One of the most-viewed annual sporting events in the world, the Tour de France, is an economic boon for many parties. The cities and town that host or are on the tour see more visitors who spend money. Sponsors participate in a carnival-like parade. With global media coverage, it is estimated that over 170 million people watch some or all of the Tour, and each rider is a billboard for the team's sponsors. The Tour is the leading professional cycling event and all parties feel its economic influence.
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Cities and Towns
The vast majority of the Tour takes place within France. Each year more than 200 towns apply to host the Tour. For those that pass muster, they spruce up their communities in preparation for the influx of visitors. Most of the time, the roads are repaved. Many days before the tour arrives, visitors spend the bulk of their vacation spending money on lodging, camping sites, restaurants and shopping.
If your town is one of the lucky ones, the economic affect is worth the hassle. For many of these towns, the Tour represents the biggest event of the decade. Towns typically pay 100,000 euros to 150,000 euros to host the start or finish of a stage. (If you do a little sleuthing and stay flexible on which teams to follow, you can still enjoy all the excitement of live sporting events. Don't miss Money-Saving Tips For Sports Fans.)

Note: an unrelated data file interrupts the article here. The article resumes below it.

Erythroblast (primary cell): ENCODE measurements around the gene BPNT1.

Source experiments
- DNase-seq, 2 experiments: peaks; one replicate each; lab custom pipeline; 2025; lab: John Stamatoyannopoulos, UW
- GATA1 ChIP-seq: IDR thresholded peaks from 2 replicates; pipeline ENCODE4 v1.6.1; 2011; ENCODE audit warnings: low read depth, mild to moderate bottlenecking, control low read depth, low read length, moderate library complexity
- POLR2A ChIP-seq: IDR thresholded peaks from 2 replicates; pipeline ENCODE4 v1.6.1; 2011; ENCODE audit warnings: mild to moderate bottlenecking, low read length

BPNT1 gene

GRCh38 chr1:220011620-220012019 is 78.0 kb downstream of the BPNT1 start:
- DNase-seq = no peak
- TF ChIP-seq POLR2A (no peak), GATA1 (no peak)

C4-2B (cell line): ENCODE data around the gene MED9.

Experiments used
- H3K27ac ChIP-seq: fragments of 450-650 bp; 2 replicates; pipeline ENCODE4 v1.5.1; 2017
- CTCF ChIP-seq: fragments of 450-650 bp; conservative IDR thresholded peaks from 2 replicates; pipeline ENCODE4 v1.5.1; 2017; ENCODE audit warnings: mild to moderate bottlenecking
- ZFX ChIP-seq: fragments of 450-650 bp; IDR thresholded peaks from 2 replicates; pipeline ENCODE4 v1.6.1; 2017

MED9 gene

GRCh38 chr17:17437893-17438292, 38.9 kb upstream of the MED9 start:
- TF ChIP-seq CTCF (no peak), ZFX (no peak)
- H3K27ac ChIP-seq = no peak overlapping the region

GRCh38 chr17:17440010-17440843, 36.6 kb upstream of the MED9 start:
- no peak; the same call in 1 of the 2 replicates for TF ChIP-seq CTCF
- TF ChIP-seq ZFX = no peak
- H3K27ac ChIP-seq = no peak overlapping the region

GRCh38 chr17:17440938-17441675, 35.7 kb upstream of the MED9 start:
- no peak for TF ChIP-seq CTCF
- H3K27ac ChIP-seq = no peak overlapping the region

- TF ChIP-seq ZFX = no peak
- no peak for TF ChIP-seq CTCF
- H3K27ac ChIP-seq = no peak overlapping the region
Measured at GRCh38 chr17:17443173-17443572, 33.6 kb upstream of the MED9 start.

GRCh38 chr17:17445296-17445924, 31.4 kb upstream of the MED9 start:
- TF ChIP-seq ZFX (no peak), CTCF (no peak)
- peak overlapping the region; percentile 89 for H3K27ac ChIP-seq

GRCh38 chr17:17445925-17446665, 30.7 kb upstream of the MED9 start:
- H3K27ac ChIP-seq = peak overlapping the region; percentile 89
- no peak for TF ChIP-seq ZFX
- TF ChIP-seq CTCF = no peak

Tour de France Caravan
The Tour de France Caravan is one of the most unique promotional ideas around. Henri Desgrange created the caravan in 1930 to give sponsors a way to promote their brands and products. The caravan is one of the major features of the Tour as sponsors strive to create an image in the minds of the millions of spectators on the road. The 20-kilometer long procession involves more than 30 brands in 160 wildly decorated vehicles. It takes 45 minutes for the parade to pass, as representatives hand out 16 million gifts to the spectators. It is a spectacle that for 39% of people is the main attraction, according to one survey.
Sponsors range from local companies that pay for their one-day participation to national firms that provide significant support. Sponsorship in the caravan generally runs from 200,000 euros to 500,000 euros per advertiser. (If you're a tennis fan, these numbers tell the story of one of the biggest sporting events in the world. Check out Wimbledon: By The Numbers.)
If you watch the Tour, you will see the motorbikes with TV camera operators and photojournalists on the back seat following all the action. One-hundred and seventy million people in 186 countries watch the Tour through 118 TV channels with live coverage on 60 channels. In 2007, a new television contract was signed with France Televisions for 120 euros million over five years. They also provide the feed to all other broadcasts. This gives them a great platform to sell commercials to the French audience.
Twenty-two professional teams will participate in the 2010 Tour. The average budget for each team is 8.6 million euros and the average salary of a Pro Team member is 190,000 euros. Most teams share the prize money among all team members, as each member has a role to play to help the team do well. The winner of the Tour de France receives 450,000 euros. In the past, winners have shared their winnings with their team members.
The Bottom Line
A look at the economics of the Tour de France shows that all who participate receive valuable benefits. As a global sporting event held each year, the Tour gives the towns, sponsors and the country a positive way to promote themselves while offering a three-week event. (For more, check out 7 Affordable Summer Adventure Sports.)
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